formations to create a design that included elements such as drilling procedures, drilling mud, drill bits, casing design, cement, and testing.
The original plan, shown in Figure 2-1, called for eight casing strings and liners (each consisting of steel casing segments that were screwed together), but the plan was modified to react to conditions that were encountered during drilling. Drilling ceased at 18,360 feet (a shallower depth than planned) and involved the use of a total of nine casing strings and liners, rather than the planned eight, including the final 9 ⅞- × 7-inch tapered production casing (sometimes referred to as a “long string”) as shown in Figure 2-2. The well was to be temporarily plugged and abandoned after the production casing was set and then completed for production at a later date.
The Macondo well presented a number of technical challenges to the drilling and completion teams, including the deep water, high formation pressures, and the need to drill through multiple geologic zones of varying pore and fracture pressures. In general, many of these problems can be anticipated, but some, such as pore and fracture pressure, are difficult to estimate in advance of drilling the well. This is especially true for the first well drilled in a new area, as was the case for Macondo. Thus, adaptation of the original well plan to the changing conditions encountered with depth when the well is drilled is not unusual. It is critical that the design be adapted to changing conditions with sufficient margins of safety to allow for further uncertainties that may be encountered during the operation.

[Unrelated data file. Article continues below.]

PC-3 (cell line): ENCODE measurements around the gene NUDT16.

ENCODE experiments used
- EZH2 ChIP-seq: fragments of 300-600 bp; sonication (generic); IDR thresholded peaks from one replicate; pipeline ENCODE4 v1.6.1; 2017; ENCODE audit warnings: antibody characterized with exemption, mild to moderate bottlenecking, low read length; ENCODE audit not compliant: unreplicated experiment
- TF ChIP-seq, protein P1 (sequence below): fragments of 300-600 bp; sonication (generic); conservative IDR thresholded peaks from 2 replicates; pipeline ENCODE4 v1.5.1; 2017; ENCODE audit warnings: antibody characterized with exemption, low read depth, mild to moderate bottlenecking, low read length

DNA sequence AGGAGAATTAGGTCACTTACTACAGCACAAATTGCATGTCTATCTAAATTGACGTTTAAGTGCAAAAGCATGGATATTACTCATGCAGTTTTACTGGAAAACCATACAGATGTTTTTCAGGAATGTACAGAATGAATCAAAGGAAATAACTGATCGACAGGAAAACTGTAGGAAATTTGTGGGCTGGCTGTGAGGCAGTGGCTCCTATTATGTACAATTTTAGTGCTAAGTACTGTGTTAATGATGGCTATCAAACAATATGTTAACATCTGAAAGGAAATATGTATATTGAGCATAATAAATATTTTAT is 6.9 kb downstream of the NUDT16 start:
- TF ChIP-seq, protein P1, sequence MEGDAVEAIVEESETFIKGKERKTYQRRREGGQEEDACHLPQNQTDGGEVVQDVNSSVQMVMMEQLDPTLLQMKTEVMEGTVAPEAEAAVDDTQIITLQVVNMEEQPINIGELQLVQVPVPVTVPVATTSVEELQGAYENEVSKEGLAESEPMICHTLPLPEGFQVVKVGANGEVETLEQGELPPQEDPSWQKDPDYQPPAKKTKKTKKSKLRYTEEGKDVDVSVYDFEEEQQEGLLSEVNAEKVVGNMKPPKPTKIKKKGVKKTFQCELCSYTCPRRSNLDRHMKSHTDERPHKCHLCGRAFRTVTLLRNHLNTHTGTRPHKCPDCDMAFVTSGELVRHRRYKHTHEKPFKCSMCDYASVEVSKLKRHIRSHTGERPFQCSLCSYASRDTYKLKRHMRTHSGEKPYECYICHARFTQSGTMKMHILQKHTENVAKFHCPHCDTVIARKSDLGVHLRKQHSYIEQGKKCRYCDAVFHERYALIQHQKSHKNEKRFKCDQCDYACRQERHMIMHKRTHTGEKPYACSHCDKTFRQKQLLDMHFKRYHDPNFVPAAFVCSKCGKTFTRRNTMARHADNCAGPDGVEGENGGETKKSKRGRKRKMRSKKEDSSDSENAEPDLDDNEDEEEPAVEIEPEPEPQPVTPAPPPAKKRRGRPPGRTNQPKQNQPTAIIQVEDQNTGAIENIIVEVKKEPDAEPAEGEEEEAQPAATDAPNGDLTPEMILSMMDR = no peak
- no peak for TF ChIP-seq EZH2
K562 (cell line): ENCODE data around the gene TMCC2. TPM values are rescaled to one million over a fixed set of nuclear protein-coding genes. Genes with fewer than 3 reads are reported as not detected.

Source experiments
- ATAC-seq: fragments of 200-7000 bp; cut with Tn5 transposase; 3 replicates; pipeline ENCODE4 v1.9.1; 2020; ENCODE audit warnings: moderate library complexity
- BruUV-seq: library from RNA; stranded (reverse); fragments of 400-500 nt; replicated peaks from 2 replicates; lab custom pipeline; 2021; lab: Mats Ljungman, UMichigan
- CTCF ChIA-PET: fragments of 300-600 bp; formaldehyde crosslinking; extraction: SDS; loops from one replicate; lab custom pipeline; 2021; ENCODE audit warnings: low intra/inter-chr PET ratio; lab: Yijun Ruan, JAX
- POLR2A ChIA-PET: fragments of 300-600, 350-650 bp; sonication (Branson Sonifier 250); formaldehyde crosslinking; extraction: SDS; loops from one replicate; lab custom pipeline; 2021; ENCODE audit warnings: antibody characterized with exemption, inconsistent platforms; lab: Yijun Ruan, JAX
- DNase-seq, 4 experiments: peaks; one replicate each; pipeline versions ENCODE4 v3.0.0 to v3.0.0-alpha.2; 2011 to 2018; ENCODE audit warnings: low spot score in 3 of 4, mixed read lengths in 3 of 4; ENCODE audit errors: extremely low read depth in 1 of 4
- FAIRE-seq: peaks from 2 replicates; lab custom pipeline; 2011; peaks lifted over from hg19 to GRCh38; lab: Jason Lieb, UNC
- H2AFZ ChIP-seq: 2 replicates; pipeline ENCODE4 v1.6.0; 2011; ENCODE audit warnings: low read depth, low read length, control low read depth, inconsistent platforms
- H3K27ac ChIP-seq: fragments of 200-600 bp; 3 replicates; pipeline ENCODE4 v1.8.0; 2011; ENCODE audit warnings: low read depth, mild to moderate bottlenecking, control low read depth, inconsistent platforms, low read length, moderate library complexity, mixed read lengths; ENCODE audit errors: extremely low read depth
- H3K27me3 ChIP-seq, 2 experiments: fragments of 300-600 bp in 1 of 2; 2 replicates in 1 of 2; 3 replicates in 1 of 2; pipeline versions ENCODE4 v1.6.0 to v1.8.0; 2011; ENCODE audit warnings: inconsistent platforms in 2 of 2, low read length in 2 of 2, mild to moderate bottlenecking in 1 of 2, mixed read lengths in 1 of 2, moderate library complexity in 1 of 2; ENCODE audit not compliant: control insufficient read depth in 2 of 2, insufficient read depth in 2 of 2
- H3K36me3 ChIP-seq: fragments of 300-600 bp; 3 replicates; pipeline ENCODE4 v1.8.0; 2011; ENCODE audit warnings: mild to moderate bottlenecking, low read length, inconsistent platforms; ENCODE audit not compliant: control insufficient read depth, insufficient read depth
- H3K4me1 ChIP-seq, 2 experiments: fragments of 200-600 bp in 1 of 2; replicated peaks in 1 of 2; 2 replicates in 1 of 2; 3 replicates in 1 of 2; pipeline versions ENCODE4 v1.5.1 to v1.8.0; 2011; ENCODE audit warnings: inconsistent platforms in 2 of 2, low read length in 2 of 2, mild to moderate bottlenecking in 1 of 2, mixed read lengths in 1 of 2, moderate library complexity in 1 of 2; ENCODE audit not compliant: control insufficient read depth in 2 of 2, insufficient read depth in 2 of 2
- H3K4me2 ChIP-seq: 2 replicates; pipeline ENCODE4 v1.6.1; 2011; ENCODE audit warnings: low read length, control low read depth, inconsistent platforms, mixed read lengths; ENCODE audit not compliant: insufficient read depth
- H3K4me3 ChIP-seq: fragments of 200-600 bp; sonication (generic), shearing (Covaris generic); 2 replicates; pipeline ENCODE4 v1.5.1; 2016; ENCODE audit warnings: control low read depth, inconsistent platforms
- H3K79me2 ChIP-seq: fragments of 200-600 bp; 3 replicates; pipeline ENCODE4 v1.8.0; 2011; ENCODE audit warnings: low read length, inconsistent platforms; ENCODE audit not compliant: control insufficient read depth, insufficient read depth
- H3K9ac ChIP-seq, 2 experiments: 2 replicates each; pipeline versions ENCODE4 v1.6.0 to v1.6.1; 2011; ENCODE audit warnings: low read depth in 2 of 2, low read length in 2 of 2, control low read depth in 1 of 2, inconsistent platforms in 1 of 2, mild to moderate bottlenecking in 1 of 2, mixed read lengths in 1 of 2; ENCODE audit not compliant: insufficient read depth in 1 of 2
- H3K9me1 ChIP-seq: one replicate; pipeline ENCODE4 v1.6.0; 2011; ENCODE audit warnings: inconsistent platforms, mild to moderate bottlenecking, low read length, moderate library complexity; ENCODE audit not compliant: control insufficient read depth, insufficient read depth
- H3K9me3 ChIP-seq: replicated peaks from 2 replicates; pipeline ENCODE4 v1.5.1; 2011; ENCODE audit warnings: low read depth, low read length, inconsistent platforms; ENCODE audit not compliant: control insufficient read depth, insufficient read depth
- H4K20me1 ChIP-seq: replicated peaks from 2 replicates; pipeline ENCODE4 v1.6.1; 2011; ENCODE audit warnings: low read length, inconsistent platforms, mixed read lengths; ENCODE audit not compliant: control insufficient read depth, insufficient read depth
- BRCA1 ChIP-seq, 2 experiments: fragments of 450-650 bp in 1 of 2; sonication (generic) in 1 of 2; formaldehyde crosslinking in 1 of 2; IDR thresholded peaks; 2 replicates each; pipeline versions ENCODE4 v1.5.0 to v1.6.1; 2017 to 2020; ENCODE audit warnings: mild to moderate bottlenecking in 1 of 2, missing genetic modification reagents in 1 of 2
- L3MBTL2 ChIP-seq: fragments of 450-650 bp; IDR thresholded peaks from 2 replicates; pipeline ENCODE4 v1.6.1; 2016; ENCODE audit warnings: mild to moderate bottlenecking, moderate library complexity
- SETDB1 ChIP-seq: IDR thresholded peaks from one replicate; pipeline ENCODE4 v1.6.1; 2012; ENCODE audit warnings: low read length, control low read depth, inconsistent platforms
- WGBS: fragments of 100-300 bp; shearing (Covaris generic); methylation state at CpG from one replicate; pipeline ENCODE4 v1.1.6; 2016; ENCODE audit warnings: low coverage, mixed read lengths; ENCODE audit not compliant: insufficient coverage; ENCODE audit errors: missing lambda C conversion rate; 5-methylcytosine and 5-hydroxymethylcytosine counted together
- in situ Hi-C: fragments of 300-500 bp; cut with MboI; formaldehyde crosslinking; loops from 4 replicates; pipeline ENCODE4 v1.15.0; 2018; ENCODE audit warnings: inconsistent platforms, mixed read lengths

Wellbore events that necessitated changes to the Macondo well plan included the following (BP 2010, 17-22):
1. Measurements showed that pore pressures were increasing at a faster rate than anticipated, combined with a period of lost circulation of drilling mud at 12,350 feet, indicating that the well could not be continued without setting protective casing. The 16-inch liner was set at 11,585 feet to seal off this section of the well. The setting depth of this liner was 915 feet shallower than planned.
2. In the course of drilling at 13,250 feet, a kick occurred, and the lower annular blowout preventer (BOP) was closed in response. During well control operations, the drill string became stuck and was severed at 12,147 feet. The drill string and hole below 12,147 feet were abandoned, and subsequent well drilling deviated slightly to go around the abandoned materials left in the original hole. The 13 ⅝-inch liner was run at 13,145 feet, which was shallower than planned, to allow the well to be drilled safely past the higher-pressure reservoir that had been encountered. The 11 ⅞-inch liner was used at 15,103 feet to seal the reservoir and allow for the use of higher mud weights than had been anticipated. Mud weight was to be kept between the curves for pore pressure and fracture pressure, as shown in Figure 2-3.